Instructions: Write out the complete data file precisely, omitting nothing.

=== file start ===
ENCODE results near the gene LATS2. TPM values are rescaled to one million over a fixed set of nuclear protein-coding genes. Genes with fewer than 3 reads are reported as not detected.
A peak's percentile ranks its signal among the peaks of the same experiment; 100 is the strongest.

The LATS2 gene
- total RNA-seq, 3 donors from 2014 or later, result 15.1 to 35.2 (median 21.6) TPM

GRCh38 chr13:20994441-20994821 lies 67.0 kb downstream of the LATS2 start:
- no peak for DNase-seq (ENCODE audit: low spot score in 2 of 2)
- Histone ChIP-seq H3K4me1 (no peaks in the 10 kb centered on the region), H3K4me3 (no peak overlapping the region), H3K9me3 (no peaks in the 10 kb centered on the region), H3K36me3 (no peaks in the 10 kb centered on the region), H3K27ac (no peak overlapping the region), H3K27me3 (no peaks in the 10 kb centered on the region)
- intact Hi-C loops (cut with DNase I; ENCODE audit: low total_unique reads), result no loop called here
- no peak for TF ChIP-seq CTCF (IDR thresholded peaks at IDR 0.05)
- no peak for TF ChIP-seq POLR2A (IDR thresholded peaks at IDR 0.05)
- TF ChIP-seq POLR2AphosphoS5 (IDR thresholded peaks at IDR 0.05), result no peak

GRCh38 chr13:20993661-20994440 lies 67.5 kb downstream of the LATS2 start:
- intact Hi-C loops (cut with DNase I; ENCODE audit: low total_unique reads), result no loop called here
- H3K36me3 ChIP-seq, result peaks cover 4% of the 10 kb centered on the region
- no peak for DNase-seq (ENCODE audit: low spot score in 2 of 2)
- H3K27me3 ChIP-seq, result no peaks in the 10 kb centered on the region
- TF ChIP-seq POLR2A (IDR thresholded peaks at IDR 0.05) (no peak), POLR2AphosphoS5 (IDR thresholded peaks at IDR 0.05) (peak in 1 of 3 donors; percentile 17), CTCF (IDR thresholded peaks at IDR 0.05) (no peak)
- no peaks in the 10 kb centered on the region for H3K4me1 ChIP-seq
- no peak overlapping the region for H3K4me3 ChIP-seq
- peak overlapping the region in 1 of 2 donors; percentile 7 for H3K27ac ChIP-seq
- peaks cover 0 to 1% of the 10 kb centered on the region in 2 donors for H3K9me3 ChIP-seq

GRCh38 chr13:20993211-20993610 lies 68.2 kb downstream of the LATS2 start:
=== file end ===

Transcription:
ENCODE results near the gene LATS2. TPM values are rescaled to one million over a fixed set of nuclear protein-coding genes. Genes with fewer than 3 reads are reported as not detected.
A peak's percentile ranks its signal among the peaks of the same experiment; 100 is the strongest.

The LATS2 gene
- total RNA-seq, 3 donors from 2014 or later, result 15.1 to 35.2 (median 21.6) TPM

GRCh38 chr13:20994441-20994821 lies 67.0 kb downstream of the LATS2 start:
- no peak for DNase-seq (ENCODE audit: low spot score in 2 of 2)
- Histone ChIP-seq H3K4me1 (no peaks in the 10 kb centered on the region), H3K4me3 (no peak overlapping the region), H3K9me3 (no peaks in the 10 kb centered on the region), H3K36me3 (no peaks in the 10 kb centered on the region), H3K27ac (no peak overlapping the region), H3K27me3 (no peaks in the 10 kb centered on the region)
- intact Hi-C loops (cut with DNase I; ENCODE audit: low total_unique reads), result no loop called here
- no peak for TF ChIP-seq CTCF (IDR thresholded peaks at IDR 0.05)
- no peak for TF ChIP-seq POLR2A (IDR thresholded peaks at IDR 0.05)
- TF ChIP-seq POLR2AphosphoS5 (IDR thresholded peaks at IDR 0.05), result no peak

GRCh38 chr13:20993661-20994440 lies 67.5 kb downstream of the LATS2 start:
- intact Hi-C loops (cut with DNase I; ENCODE audit: low total_unique reads), result no loop called here
- H3K36me3 ChIP-seq, result peaks cover 4% of the 10 kb centered on the region
- no peak for DNase-seq (ENCODE audit: low spot score in 2 of 2)
- H3K27me3 ChIP-seq, result no peaks in the 10 kb centered on the region
- TF ChIP-seq POLR2A (IDR thresholded peaks at IDR 0.05) (no peak), POLR2AphosphoS5 (IDR thresholded peaks at IDR 0.05) (peak in 1 of 3 donors; percentile 17), CTCF (IDR thresholded peaks at IDR 0.05) (no peak)
- no peaks in the 10 kb centered on the region for H3K4me1 ChIP-seq
- no peak overlapping the region for H3K4me3 ChIP-seq
- peak overlapping the region in 1 of 2 donors; percentile 7 for H3K27ac ChIP-seq
- peaks cover 0 to 1% of the 10 kb centered on the region in 2 donors for H3K9me3 ChIP-seq

GRCh38 chr13:20993211-20993610 lies 68.2 kb downstream of the LATS2 start: